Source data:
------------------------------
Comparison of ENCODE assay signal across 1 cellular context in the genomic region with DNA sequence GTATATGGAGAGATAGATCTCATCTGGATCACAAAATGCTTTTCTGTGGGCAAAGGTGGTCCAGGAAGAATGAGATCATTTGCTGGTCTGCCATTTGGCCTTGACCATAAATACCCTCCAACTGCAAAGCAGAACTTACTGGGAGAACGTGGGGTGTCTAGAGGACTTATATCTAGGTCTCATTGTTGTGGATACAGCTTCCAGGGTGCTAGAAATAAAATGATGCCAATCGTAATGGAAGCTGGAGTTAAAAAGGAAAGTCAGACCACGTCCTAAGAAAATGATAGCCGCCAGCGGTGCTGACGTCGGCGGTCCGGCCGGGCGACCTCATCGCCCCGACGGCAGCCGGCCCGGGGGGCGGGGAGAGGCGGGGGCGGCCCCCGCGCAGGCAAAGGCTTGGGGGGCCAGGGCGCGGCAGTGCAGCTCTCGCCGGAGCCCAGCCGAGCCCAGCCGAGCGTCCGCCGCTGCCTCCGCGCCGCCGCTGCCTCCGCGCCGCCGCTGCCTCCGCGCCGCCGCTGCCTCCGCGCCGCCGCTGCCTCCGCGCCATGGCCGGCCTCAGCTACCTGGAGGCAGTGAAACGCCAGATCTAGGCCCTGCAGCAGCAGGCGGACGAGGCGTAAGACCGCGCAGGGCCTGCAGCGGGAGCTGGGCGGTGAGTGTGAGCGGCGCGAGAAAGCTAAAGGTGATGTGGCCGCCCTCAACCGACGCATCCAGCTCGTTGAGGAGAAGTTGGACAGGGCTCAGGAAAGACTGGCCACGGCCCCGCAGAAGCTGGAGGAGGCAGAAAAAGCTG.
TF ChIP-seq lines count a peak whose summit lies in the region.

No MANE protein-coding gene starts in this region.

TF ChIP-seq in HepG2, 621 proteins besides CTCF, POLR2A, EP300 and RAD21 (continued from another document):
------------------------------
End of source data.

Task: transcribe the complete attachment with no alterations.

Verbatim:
Comparison of ENCODE assay signal across 1 cellular context in the genomic region with DNA sequence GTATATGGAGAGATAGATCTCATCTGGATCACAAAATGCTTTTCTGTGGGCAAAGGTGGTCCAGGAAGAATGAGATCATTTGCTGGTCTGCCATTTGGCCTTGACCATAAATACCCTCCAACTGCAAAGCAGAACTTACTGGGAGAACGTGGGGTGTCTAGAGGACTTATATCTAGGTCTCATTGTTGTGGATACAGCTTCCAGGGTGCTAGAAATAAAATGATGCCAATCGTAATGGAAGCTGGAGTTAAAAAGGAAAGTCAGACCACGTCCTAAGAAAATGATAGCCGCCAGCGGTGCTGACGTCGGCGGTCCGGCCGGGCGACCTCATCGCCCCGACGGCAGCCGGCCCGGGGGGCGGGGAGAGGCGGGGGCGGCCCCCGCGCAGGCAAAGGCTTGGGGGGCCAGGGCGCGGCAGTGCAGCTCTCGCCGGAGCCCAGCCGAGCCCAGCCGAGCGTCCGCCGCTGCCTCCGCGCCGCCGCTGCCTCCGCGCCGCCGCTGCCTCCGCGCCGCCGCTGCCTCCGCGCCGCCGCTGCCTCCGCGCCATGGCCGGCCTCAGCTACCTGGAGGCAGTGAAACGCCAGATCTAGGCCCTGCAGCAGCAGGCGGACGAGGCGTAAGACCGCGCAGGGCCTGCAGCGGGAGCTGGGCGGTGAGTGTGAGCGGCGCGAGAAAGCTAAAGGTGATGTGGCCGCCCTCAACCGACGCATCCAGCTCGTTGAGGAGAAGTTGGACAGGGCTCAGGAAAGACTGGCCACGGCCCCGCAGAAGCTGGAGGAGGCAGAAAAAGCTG.
TF ChIP-seq lines count a peak whose summit lies in the region.

No MANE protein-coding gene starts in this region.

TF ChIP-seq in HepG2, 621 proteins besides CTCF, POLR2A, EP300 and RAD21 (continued from another document):